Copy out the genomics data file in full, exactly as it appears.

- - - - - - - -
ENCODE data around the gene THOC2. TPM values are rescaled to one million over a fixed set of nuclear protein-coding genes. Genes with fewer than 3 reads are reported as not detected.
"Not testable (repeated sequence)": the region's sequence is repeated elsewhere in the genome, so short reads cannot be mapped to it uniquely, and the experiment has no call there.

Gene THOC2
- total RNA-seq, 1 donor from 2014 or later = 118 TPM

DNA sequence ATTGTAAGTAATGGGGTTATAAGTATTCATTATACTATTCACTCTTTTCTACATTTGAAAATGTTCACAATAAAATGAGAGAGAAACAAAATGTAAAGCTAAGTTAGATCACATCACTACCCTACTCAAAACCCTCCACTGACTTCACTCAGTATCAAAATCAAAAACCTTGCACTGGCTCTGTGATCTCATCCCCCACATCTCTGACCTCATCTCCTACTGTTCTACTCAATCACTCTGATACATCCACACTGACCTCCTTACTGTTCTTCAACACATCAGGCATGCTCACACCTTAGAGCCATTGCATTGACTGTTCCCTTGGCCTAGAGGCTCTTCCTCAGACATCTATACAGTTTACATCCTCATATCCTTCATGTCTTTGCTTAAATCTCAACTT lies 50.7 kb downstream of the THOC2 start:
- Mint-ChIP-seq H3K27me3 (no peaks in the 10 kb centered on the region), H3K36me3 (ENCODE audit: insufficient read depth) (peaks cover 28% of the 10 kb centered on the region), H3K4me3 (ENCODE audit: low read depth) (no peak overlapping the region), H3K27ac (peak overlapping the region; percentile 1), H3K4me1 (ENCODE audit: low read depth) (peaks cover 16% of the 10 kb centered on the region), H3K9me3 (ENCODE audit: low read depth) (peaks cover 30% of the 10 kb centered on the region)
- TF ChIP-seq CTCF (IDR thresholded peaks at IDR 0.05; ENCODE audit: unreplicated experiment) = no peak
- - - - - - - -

ENCODE data around the gene THOC2. TPM values are rescaled to one million over a fixed set of nuclear protein-coding genes. Genes with fewer than 3 reads are reported as not detected.
"Not testable (repeated sequence)": the region's sequence is repeated elsewhere in the genome, so short reads cannot be mapped to it uniquely, and the experiment has no call there.

Gene THOC2
- total RNA-seq, 1 donor from 2014 or later = 118 TPM

DNA sequence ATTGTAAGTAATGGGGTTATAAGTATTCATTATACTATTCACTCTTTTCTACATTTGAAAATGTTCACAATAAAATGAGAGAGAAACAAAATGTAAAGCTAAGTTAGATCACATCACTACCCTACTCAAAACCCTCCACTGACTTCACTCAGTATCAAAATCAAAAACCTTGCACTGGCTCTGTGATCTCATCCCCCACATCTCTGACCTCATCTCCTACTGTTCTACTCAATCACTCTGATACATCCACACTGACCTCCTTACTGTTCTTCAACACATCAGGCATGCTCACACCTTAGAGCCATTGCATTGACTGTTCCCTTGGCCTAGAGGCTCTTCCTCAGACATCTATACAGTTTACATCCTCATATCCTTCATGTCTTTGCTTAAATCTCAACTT lies 50.7 kb downstream of the THOC2 start:
- Mint-ChIP-seq H3K27me3 (no peaks in the 10 kb centered on the region), H3K36me3 (ENCODE audit: insufficient read depth) (peaks cover 28% of the 10 kb centered on the region), H3K4me3 (ENCODE audit: low read depth) (no peak overlapping the region), H3K27ac (peak overlapping the region; percentile 1), H3K4me1 (ENCODE audit: low read depth) (peaks cover 16% of the 10 kb centered on the region), H3K9me3 (ENCODE audit: low read depth) (peaks cover 30% of the 10 kb centered on the region)
- TF ChIP-seq CTCF (IDR thresholded peaks at IDR 0.05; ENCODE audit: unreplicated experiment) = no peak